You looked at the broad shoulders, at the abs beautifully lined on his torso, at his curved muscled thighs – and you became reassured that he was clean. You turned around and bent over again, letting him slide smoothly inside you. His thrusts made slap-slap sounds as he went in and out of you. Asa’s Fire on the Mountain was playing from the stereo sets in his living room, the melody floating all the way into the bathroom – perhaps the last warning sign that the custodians of Fate were leaving for you.

Soon, he made moanful epileptic jerks as he came, his dick pumping inside you. Then you felt his body fluid drip out of you and down your thighs.



You found Daniel seated on the stairs of your house when you returned the next day. It was almost noon. Ezra had been gracious enough to drop you at the gate of your estate.

“I have been calling you since yesterday.” He sprang up the moment he saw you. “Why haven’t you been picking up my calls?”

“I was busy.” You dropped the groceries Ezra purchased for you at Shoprite on the porch, and opened the door. Daniel followed you into the living room.

“I guess you were too busy to return the call,” he shouted at you. “I was so worried that I had to call your mom. She said you weren’t picking her calls either.”

You turned on your phone and went to your call logs. Ezra had switched off the device sometime last night, to let it charge faster.

Your mom had left a message: Nna, call me when you see this. I hope everything is fine.

“Where were you?” Daniel drew closer to you.

“With a friend I met on Facebook. His name is Ezra,” you said simply.

Daniel heaved a sigh of relief. “I totally understand if you want some time off to be with your friends. But I still care for you. I would be hurt if anything happened to you. I was so damn worried.”

He spread his arms apart and hugged you. His broad hands encircled your tiny self into him, and you smelt his pineapple cologne. He reached for your face and kissed you. You didn’t stop him. But you didn’t kiss him back.

Instead, when he broke the kiss, you looked into his eyes and let the words slip loosely from your mouth.

“I fucked Ezra.”

He recoiled from you. “What did you just say?”

“I fucked Ezra and it was so good.” Then you turned away from him, walked to the window and stayed there. “I fucked him, not just once or twice. We did it in the shower, on his bed and then this morning. And I wish I’d do it again.”

Daniel staggered back till he hit a wall, and then, as though his feet had failed him, he slid to the floor. He was crying. He kept asking, through his sobs, why you were punishing him for a mistake he had apologised for over and over again. You didn’t answer. You just stood there and watched him sob like a child.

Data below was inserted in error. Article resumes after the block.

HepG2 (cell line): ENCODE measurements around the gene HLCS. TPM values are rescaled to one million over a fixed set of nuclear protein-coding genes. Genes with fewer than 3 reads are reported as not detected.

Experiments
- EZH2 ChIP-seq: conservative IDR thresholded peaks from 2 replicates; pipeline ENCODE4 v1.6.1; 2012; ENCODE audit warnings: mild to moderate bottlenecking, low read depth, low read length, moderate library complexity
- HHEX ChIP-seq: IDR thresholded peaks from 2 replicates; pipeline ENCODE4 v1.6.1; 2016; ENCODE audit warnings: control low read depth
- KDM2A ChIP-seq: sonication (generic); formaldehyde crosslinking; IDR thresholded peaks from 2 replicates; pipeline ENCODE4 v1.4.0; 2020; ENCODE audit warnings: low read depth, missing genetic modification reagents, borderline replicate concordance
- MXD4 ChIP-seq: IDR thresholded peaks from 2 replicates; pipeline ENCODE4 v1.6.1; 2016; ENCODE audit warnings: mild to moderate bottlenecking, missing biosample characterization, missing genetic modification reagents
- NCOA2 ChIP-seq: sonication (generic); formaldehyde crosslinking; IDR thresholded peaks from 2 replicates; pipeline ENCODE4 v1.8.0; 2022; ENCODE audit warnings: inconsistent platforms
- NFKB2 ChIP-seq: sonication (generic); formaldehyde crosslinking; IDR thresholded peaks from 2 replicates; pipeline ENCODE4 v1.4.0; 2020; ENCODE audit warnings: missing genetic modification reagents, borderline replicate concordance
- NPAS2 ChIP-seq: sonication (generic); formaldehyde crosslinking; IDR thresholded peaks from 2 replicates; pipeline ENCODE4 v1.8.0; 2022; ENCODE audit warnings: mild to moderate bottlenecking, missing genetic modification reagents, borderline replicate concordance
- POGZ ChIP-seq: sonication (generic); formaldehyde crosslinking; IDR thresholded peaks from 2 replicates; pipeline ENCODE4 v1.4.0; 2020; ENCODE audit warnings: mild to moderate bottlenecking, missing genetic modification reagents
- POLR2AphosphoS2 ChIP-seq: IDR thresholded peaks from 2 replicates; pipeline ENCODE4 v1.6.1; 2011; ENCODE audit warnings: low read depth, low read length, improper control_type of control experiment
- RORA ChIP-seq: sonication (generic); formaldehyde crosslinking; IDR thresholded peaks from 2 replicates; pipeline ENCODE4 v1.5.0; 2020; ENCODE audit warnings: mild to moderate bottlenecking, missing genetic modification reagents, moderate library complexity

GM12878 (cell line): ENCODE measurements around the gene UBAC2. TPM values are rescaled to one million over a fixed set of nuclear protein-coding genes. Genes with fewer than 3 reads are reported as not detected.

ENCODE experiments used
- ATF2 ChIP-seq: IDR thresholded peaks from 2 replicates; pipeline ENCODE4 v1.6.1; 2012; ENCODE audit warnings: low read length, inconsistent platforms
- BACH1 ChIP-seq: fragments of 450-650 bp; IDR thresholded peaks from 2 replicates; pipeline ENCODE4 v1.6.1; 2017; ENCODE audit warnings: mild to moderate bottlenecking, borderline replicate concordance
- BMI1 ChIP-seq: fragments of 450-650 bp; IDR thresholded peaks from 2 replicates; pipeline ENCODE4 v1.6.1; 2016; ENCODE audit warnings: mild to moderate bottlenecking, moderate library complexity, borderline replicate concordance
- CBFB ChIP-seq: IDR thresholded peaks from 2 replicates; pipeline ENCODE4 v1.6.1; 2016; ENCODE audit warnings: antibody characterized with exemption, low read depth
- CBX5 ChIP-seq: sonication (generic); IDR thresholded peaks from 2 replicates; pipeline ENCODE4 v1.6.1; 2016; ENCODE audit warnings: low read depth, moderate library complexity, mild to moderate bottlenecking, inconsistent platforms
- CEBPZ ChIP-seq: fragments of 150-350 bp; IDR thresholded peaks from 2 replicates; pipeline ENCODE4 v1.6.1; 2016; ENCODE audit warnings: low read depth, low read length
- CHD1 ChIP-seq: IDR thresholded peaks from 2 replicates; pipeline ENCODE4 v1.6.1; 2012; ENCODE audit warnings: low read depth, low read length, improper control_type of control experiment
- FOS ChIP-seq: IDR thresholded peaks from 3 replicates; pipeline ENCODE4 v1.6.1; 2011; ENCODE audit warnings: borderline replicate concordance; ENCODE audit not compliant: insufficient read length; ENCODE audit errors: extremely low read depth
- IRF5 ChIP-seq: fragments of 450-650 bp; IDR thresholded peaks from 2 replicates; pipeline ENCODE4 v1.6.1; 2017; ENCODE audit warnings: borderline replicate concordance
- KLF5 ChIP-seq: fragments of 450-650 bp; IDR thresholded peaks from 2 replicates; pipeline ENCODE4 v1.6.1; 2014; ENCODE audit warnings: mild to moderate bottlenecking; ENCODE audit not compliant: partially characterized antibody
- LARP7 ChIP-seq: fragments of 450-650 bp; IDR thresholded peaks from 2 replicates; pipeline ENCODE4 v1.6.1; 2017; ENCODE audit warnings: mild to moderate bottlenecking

The signs came later in the following weeks, weeks in which you’d visited Ezra and had more sex with him. Weeks in which Daniel pleaded with you for you to come back to him. Weeks that you knew deep within you that something about your health had changed.

You thought it was typhoid at first. You had a long history with the ailment. So you rushed off to a pharmacist to get some meds. But that didn’t stop the chesty coughs you had, neither did it help with the flu or burning temperature at night. When it got worse, you told yourself that it was probably a bad case of drug resistance.

You might not have even gotten tested early if you weren’t a member of the Nigerian Red Cross and a valued blood donor at your local hospital. Your donor routine was scheduled once every quarter of the year, and four times per annum. You were two weeks overdue, from your donation calendar. So when you came that early Thursday morning, you thought it would be the usual procedure.

You dropped your blood sample at the hematology department, filled the donor’s register and sat in the reception as you waited for the result of the pre-donation screening.

It usually doesn’t take this long, you thought, when they kept you waiting for over an hour. You had timed your donation for thirty minutes, so you could go on visit your family at Ikorodu.

Your heartbeat quickened when the nurse called your name. “The doctor is ready for you now,” she said as she stood by the door of the reception.

“The doctor?” You stood up and walked up to her. You hadn’t ever seen a doctor throughout your donation history. You were only attended to by a nurse who took your blood in a pint, and afterwards gave you a can of Malt or an energy drink.

“Sorry about the delay,” the nurse said and then walked down the corridor, leaving you to follow after her. “The resident doctor would like to have some words with you.”

You could already feel your body running a temperature. Your legs were shaky and you couldn’t breathe, what with the furious beating of your heart. You reached for the inhaler in your pocket and took quick puffs in your mouth. The nurse stopped at a door, knocked on it and stepped into the room beyond. You followed behind.

The doctor seated inside was a thick-boned bespectacled woman, whose table name-tray read “Dr Cookey D. Nnodim”. She showed you to a chair opposite hers and dismissed the nurse.

“How long have you been a donor?” she asked as she lowered the glasses to the bridge of her nose.

“About three years. Almost three years.”

She took down some notes and then looked up to face you. “When was the last time you had sex?”

You adjusted yourself on the chair. Your chest was tightening now. You silently prayed that this better not be what you were thinking.

“About two weeks ago,” you replied.

“Did you use any protection like a condom or PrEP?”

“Yes–no…no,” you stuttered.

The doctor removed her eye glasses and drew closer to you. You knew before she said it. Her eyes told tales of something bad to come.

“The result of the donor screening from your blood sample shows that you are HIV positive.”